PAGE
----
Essential data can be captured around the completion, user interactions on each step, repeat play, or first-time play. If the simulation is score-based then the score, the number of attempts, and mistakes committed are captured.
A dashboard should effectively communicate learners’ interaction patterns with the sims. This will help provide new insight and feedback to teachers and researchers as they implement sims in instruction.
1. The percentage of scenarios covered for each of the sub-goals by the learner during simulation play
a. Sub-goals will be defined in the storyboard
b. These will be mapped to Bloom’s taxonomy level
c. Range of values/range of number of attempts for each sub-goal
d. % attempted by the learner
e. A sequence of scenarios covered by the learner
f. Scenarios not covered
2. Duration of time spent by the learner on each of the sub-goal activities OR sub-activities within the sub-goals
a. Comparison vs. ideal time planned for a learner in the storyboard
b. Performance of time spent across multiple attempts
c. % of learners completed before the planned time, on time, or after the planned time.
3. Evaluative activities
a. Number of attempts by the learner in a question to reach the final correct answer
b. Record a sequence of selected options for a particular question. It will help the teacher to understand where the learners are getting confused if the options are close distractors.
c. Accuracy of attempts across multiple attempts
Dashboard for learning performance monitoring
Dashboards enable ongoing performance monitoring and bespoke learning plans that aid in the movement toward developmental milestones. The dashboards provide feedback on performance, accurate visualizations, and analysis of performance data.
The overall objective of a LA Dashboard is to improve learning.
The subgoals of the dashboards include providing feedback on learning activities, supporting decision-making and motivation, reducing dropouts, and increasing engagement.
1. Learner Activity Meter: This is a line graph/scatter plot that shows the time spent by learners on each element/ subgoal of the activity. It is compared with the ideal time vs the average time spent by the batch or group of learners.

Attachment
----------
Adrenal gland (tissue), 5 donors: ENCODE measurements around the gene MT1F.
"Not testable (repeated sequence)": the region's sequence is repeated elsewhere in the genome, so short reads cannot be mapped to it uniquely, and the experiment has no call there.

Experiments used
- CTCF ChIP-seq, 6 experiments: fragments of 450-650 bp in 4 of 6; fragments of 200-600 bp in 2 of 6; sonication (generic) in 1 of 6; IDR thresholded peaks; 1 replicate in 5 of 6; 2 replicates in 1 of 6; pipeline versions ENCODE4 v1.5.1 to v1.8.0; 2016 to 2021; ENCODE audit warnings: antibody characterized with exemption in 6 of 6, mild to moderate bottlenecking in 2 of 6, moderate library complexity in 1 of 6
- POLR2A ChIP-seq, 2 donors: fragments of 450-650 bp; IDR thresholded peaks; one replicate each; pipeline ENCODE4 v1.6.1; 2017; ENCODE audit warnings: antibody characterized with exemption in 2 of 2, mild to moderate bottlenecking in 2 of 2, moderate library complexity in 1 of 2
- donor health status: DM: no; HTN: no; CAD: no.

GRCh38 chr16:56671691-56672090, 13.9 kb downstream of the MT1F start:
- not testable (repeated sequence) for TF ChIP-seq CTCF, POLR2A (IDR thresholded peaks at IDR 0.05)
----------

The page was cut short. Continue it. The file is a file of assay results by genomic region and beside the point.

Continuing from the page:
2. % Completion Graphs
3. Scenario coverage
4. Track different learners’ configurations with the sim: Tracking whether the learners have completed certain steps of the sim
5. Duration in specific level/questions/ area
6. Time spends vs completion percentage graph: By capturing the time spend we can capture the completion of the simulation by comparing it with the ideal time.
7. List and percentage of simulation elements used
8. Level of completion/success: The progress of an activity reached by learners is tracked.
How to build effective analytics dashboards for learning
For an effective dashboard, the following parameters have to be kept in mind:
1. What specific information would the teacher like to know about the learners’ interaction with the sim?
2. How would the teacher make use of that information?
3. What kinds of questions have to be considered when an activity is designed? Assign an activity that requires the use of sims.
4. What level of metadata tagging is needed in the simulation?
Thus, a teacher dashboard to analyze and visualize learner interaction is crucial for responding to teacher needs and providing opportunities for improved classroom implementation of such simulations.